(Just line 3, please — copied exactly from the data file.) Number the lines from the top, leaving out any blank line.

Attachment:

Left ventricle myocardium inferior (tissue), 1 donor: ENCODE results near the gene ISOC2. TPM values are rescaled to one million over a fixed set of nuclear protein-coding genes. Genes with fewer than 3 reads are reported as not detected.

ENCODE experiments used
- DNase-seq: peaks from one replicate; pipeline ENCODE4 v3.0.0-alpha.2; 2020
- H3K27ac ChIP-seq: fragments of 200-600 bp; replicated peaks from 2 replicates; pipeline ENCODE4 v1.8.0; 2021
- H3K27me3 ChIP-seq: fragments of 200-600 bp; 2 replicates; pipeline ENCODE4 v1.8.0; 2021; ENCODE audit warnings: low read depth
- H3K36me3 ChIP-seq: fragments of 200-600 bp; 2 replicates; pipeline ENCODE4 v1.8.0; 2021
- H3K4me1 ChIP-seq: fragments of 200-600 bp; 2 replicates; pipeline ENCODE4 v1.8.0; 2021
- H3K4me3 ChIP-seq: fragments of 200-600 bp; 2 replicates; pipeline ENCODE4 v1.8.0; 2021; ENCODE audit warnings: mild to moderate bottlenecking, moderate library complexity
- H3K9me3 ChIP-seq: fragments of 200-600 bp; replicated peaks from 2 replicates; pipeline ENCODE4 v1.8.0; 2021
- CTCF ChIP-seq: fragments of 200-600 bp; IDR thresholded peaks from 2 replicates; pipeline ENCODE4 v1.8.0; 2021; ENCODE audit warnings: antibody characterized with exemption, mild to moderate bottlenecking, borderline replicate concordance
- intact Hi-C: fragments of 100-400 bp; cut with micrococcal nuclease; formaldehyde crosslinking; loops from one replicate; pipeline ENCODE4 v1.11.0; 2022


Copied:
- DNase-seq: peaks from one replicate; pipeline ENCODE4 v3.0.0-alpha.2; 2020